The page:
http://www.flickr.com/photos/93449237@N07/8496787847/

What are you thoughts, would this system work? Is there any sort of tweaking that might need to be done to make it work more efficiently or effectively? Would anyone happen to know anyone who could design and/or build such a system? Finally, does anyone have any other ideas for renewable energy commercial cooking stove?

Thanks!
7 years ago

Julie Anderson wrote:Alternative economic methods of exchange other than money are nice to theorize about, but I think that the reality is unless there is a cataclysmic financial event, the status quo of using money for exchange is going to persist.

I have observed that there seems to be a spectrum of beliefs about Permaculture. At one end is the Permaculture as a religion camp. At the other end is the Permaculture as a practical skill camp. I fall more towards the skill end of the spectrum. I have no problem with paying for content. The people that put it together have created a value for me by gathering and presenting the material in an organized fashion. I don't believe that Permaculture content, and the creators of it should be held to different standards than the creator of any other type of content.

It appears to me that the people who are objecting to people being paid for Permaculture tend to fall on the Permaculture as a religion end of the spectrum. If these folks want to go out and proselytize the religion of Permaculture to the masses for free, more power to them. I don't think it's right for those folks to expect everyone to do the same.

Julie



Julie, two points. The first is that one could say exactly what you are saying about anything, regarding the status quo persisting unless there is a cataclysmic event. This is especially true about permaculture in general. Growing things in monoculture in far away places will be the status quo until there is a cataclysmic event. People will continue to use fossil fuels until there is a cataclysmic event. People will never grow food in their own backyard until there is a cataclysmic event. All of these statements, while arguably true given the current trends, come from a very pessimistic point of view. If instead, we turn it around and say that while all of these things are deeply ingrained trends of society, we as individuals and a group have the power to change these things if we work towards creating and advocating for them, then we can see that these things are in fact changeable if we strive towards changing them. In addition, just like any other permaculture technique, I would argue that alternative methods of exchange are totally critical to our resilience as a society. Having one currency created from a central location, created through debt, is a very poor way of doing money. On the one hand, it makes money scarce and constantly flowing out of the community, and on the other, it means that the US government is constantly owing money to banks, both of which are not the best of ideas. Alternative economics have found solutions to them, and in fact, there are lots of alternative currencies that you have probably used recently. For example, frequent flier miles are technically an alternative currency. As you fly more often, you get these alternative notes of value that you can turn in later. Same thing with coupons. We can, if we desire, design similar, and perhaps better systems into our own businesses and communities, leading to resilience, an increased sense of community, and more overall well being for our society. If instead, we say "this is the status quo, so this is the way it is", we will remain powerless to the whims of central bank and politicians.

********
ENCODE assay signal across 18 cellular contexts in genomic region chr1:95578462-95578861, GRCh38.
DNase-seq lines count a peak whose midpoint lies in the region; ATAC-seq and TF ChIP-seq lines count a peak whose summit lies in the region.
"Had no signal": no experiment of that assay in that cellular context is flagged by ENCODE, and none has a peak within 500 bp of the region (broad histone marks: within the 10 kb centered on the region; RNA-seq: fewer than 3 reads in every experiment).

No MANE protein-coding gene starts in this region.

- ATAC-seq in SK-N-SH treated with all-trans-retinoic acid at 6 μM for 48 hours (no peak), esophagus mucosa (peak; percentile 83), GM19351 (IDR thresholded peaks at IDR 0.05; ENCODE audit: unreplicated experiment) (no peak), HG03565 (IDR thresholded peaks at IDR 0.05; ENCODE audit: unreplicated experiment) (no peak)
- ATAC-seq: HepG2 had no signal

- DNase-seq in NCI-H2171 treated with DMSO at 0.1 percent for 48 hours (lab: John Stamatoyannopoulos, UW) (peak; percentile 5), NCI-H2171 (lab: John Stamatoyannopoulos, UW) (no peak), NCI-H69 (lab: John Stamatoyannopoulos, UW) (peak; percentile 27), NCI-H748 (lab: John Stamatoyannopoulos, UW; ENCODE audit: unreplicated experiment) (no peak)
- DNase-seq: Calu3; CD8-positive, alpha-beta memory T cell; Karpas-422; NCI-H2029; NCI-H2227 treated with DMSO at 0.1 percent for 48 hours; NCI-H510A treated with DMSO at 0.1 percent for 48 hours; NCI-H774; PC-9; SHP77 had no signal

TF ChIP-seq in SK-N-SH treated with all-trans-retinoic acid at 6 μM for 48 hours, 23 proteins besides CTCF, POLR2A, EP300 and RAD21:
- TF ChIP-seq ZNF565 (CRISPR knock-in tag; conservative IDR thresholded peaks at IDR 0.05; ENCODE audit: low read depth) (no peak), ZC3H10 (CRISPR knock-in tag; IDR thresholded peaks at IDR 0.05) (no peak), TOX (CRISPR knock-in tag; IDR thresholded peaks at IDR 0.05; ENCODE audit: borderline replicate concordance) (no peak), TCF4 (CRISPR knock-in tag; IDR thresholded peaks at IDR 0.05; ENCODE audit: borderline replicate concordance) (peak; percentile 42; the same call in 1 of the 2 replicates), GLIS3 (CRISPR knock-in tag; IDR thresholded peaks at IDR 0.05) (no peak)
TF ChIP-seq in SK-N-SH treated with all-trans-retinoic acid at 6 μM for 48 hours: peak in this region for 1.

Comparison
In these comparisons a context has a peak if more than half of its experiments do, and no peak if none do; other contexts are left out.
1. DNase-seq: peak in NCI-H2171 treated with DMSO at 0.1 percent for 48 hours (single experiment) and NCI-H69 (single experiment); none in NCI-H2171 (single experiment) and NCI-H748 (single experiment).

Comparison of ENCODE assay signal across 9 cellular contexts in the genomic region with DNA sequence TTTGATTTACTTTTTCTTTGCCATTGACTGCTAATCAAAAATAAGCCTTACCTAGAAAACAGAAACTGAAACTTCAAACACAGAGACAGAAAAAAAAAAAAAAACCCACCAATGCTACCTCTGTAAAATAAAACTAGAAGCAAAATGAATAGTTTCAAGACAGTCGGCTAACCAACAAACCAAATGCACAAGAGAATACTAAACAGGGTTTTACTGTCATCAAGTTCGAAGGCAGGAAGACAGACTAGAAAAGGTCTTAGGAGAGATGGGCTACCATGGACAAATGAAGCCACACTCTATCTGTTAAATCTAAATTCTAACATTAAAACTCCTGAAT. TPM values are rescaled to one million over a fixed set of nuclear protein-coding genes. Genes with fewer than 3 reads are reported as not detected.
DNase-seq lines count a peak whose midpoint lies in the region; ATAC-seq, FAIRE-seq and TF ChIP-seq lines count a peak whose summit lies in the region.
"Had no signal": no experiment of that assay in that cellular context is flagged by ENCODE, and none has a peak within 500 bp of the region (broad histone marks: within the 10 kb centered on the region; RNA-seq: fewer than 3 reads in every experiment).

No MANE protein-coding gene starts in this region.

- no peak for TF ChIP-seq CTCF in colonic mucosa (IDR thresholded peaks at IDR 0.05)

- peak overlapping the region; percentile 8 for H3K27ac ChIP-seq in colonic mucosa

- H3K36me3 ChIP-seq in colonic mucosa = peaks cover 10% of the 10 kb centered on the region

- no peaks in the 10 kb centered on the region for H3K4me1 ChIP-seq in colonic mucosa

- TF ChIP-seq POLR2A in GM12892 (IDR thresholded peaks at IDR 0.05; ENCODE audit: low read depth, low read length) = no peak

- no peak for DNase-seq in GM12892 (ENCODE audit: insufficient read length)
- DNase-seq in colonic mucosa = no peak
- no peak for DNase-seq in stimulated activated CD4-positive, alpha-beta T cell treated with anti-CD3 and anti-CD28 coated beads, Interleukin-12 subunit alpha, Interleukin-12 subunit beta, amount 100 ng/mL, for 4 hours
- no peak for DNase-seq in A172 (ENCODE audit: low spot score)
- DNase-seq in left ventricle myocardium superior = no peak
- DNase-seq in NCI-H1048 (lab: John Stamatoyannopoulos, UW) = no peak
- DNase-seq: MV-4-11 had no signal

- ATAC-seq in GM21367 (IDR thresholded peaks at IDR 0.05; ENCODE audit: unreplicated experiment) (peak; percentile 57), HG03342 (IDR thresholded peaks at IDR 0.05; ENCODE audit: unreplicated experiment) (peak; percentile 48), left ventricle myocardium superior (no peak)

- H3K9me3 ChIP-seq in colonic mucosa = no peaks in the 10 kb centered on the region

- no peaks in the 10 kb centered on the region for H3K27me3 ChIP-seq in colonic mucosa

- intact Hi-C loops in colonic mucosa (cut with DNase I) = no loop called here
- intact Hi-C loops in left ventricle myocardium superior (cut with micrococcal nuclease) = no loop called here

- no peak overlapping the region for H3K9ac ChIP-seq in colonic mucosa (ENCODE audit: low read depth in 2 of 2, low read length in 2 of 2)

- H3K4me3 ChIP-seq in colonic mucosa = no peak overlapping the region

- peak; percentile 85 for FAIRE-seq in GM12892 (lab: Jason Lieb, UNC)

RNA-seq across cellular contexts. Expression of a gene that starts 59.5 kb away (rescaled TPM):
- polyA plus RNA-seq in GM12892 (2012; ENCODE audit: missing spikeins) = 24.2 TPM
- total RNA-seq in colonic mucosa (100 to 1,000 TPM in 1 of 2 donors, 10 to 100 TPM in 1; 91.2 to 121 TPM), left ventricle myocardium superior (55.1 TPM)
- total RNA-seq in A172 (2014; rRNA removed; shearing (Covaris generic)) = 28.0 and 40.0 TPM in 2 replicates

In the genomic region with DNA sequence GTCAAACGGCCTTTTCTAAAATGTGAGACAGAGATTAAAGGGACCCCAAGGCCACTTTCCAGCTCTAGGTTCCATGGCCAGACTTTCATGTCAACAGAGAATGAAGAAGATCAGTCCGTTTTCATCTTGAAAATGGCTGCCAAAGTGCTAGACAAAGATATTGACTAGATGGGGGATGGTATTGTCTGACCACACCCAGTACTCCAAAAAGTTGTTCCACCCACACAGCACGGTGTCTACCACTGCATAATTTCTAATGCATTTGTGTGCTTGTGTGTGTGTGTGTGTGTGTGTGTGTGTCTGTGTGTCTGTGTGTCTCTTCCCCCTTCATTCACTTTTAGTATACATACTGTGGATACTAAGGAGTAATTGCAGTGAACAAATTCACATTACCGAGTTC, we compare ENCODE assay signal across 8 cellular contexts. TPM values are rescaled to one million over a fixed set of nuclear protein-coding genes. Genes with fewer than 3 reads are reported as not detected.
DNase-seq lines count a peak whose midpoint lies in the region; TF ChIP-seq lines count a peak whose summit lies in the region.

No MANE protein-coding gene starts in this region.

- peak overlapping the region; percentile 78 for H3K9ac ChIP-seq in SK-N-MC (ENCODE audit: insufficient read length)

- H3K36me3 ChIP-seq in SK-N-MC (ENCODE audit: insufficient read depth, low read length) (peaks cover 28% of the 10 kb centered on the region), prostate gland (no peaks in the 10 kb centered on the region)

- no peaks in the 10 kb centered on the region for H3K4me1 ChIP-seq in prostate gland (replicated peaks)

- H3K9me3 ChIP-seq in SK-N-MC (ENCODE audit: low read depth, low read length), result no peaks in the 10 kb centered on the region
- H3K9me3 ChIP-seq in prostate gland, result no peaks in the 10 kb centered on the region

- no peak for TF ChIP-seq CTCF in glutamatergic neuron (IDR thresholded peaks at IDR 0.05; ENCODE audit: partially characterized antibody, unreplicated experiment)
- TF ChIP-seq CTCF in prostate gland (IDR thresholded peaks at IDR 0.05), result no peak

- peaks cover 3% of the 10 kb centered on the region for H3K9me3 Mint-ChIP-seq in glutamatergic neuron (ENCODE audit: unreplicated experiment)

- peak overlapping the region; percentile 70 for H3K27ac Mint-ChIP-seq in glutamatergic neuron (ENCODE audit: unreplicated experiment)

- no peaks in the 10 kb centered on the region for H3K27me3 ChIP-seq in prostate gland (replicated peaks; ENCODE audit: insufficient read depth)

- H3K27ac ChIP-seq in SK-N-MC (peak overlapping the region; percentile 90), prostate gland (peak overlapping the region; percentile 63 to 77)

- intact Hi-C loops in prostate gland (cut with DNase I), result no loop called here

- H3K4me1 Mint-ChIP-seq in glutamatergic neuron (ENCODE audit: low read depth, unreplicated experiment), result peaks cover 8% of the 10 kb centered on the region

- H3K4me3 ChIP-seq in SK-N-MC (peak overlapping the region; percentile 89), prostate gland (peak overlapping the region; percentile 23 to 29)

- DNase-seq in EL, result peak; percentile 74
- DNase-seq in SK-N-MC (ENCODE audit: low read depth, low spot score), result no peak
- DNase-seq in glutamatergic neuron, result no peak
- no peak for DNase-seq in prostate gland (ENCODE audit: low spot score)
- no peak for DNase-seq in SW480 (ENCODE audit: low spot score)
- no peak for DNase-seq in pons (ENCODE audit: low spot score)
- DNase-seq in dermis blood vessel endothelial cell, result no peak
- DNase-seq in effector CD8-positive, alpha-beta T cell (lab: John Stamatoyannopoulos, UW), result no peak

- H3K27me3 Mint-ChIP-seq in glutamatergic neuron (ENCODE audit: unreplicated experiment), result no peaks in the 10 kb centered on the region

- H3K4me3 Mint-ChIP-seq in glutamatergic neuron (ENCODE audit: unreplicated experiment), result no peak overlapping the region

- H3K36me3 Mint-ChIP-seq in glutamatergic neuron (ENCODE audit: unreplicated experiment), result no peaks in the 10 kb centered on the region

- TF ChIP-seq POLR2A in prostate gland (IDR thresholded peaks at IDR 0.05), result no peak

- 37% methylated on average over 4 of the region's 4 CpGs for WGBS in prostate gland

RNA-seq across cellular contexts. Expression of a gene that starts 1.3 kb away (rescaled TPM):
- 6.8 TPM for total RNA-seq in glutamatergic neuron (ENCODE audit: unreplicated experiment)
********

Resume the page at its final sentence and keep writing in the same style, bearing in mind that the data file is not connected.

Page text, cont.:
The other point I wanted to talk about was the division of permaculture into religion and skill. I generally agree with this, and you can most certainly see this division in the permaculture literature, most notably with david holmgren on the religion side and bill mollison on the skill side. However, I don't think that you could characterize alternative currencies as part of the religion side. As I discussed above, it is a practical tool that we can use to build resilience in a community, just like any other permaculture technique. It is not some mystical pseudoscientifical notion, but a real thing that we can do, so I do somewhat take offense to that characterization.

Here's a great video if you're curious about learning more. A great quote, very pertinent to permaculture is "Because we use a monoculture of money, that is why it is unstable." These "catastrophes" are not unavoidable. Check it out:

http://youtu.be/T9EI2PrDpmw

Sorry to derail the thread, I'll start a new one!!
It certainly could, but so could many topics that are relevant to the overall subject matter, but not necessarily the original subject itself. For example, one could talk about building raised beds, and someone could suggest that the person do hugelkulture instead. Would it not seem somewhat suppressant of the idea of hugelkulture if someone said "there are dedicated threads to hugelkulture, talk about it there", especially since hugelkulture is essentially a revolutionization of how one thinks of a raised bed? I'm confused why the discussion of this subject is being discouraged here, as it is definitely relevant.